Apple Two: ROM 01 vs. ROM 03

June 24th, 2010 12:47 PM
Filed under Hacks & mods;

I recently signed up for as many Apple II email lists as I could find, be it by RSS or email digest — anything I can quickly scan for content. One such list was Low End Mac's Apple2list, which since 2006 has been hosted by Google Groups. Earlier this month, the list included a for-sale listing. I rarely, if ever, purchase anything for the Apple II online, preferring to do business in-person at the KansasFest vendor fair. But the opportunity to buy a ROM 03 IIGS for $15 + S&H was too good to pass up.

I don't have any immediate need for another Apple II. After all, it was only recently that I found room to set up my ROM 01. That machine was purchased in 1992 as a backup to our original IIGS, bought in 1988, which itself was an upgrade to the family IIe that powered the family business. Since the IIGS in my office was originally a backup, I decided it now needed its own backup. My father still keeps his Apple II handy for accessing and maintaining some legacy files, so I needed to get my own.

Besides, no one in my family had ever owned a ROM 03 before. The differences between it and the ROM 01 are minor: a bit more onboard memory, a slightly faster boot time. I was more interested in expanding my collection of officially released IIGS models than I was in upgrading to a better model. Besides, so much software was written for the ROM 01 that a few of them actually break on the ROM 03. But now I could extract a ROM image and legally emulate either model with Sweet16.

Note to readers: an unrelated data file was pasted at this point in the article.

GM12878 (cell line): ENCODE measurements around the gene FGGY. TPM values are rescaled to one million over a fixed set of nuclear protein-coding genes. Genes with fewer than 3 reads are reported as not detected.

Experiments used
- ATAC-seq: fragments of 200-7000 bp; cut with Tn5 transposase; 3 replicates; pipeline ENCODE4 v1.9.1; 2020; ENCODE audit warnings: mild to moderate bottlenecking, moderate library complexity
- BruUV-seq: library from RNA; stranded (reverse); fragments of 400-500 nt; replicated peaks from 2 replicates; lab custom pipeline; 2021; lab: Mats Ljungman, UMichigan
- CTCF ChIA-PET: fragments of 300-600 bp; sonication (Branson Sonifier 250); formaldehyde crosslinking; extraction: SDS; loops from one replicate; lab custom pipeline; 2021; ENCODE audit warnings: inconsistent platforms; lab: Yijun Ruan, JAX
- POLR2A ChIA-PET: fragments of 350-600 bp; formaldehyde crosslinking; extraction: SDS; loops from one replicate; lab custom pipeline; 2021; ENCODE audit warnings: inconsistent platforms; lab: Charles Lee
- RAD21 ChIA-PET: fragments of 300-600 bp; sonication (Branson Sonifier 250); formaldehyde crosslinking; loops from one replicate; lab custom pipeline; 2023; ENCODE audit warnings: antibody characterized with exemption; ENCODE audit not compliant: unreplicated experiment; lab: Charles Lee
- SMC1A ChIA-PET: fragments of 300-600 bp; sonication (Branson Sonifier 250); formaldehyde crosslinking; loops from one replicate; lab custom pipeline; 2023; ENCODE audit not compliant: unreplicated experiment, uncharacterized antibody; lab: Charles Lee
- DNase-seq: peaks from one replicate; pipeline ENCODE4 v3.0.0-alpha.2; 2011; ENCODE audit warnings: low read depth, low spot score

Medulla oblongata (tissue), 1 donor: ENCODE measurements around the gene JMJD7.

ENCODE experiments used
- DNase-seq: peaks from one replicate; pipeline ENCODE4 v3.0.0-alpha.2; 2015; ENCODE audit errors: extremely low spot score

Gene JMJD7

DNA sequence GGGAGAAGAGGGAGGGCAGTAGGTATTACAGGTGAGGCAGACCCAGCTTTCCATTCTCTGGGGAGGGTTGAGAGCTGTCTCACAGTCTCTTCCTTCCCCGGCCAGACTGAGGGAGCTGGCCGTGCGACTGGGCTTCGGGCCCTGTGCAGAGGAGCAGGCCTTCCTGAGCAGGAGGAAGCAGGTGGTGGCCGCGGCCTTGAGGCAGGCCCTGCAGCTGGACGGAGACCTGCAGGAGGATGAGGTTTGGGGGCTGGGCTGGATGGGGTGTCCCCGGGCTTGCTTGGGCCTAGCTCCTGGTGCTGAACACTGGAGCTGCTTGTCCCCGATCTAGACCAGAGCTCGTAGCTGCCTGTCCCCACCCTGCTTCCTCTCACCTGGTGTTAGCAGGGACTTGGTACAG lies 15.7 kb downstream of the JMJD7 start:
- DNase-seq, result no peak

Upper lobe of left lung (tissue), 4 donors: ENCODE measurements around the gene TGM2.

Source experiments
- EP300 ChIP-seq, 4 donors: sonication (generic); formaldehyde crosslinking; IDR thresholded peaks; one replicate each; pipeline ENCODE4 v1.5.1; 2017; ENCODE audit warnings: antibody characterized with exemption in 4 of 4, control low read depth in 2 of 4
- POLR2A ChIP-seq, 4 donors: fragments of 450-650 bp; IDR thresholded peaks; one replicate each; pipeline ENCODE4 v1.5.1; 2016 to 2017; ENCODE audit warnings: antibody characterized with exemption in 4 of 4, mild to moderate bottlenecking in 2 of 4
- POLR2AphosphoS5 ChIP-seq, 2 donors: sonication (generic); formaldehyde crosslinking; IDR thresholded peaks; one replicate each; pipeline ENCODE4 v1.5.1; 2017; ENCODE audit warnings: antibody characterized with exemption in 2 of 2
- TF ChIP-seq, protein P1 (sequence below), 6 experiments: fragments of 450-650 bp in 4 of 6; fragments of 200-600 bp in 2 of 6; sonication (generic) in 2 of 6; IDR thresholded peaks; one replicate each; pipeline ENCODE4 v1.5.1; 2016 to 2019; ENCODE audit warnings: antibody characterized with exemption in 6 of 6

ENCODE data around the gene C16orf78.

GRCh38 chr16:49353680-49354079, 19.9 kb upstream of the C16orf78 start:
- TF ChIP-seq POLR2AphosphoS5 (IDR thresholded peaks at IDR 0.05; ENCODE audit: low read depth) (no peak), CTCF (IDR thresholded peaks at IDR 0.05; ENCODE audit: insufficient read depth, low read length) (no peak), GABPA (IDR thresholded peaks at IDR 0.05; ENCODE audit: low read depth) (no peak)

The Apple II was shipped and received quickly, and I eagerly unboxed it. I pried open the case to see what the insides of a ROM 03 looked like. I expected it to look different from my ROM 01, and even though I hadn't taken the top off my main computer in years, what I now found myself looking at seemed too familiar. I quickly booted it up and let the splash screen confirm my suspicion: I was now the proud owner of another ROM 01.

Apple IIGS ROM 01

What I hoped would be a ROM 03.

The seller quickly acknowledged his honest mistake, and we negotiated a compromise that satisfied both parties. I'm more frustrated with myself than with him. Had I been more familiar with the technical differences of the two models, the above picture, provided prior to purchase, would've been all the information I needed to determine the error. Even without that knowledge, comparing that photo to those in this side-by-side comparison (English translation) would've sufficiently enlightened me.

Even though I ended up with a working Apple IIGS for an even better price than I expected, I'm still slightly disappointed to now have a computer that offers nothing beyond what I already had. Still, if my goal was to have an Apple II that I could swap into the place of my main machine when and if it fails, then mission accomplished. A few more such accidental purchases, and I could start my very own AppleCrate!

What would you do with more than one Apple II?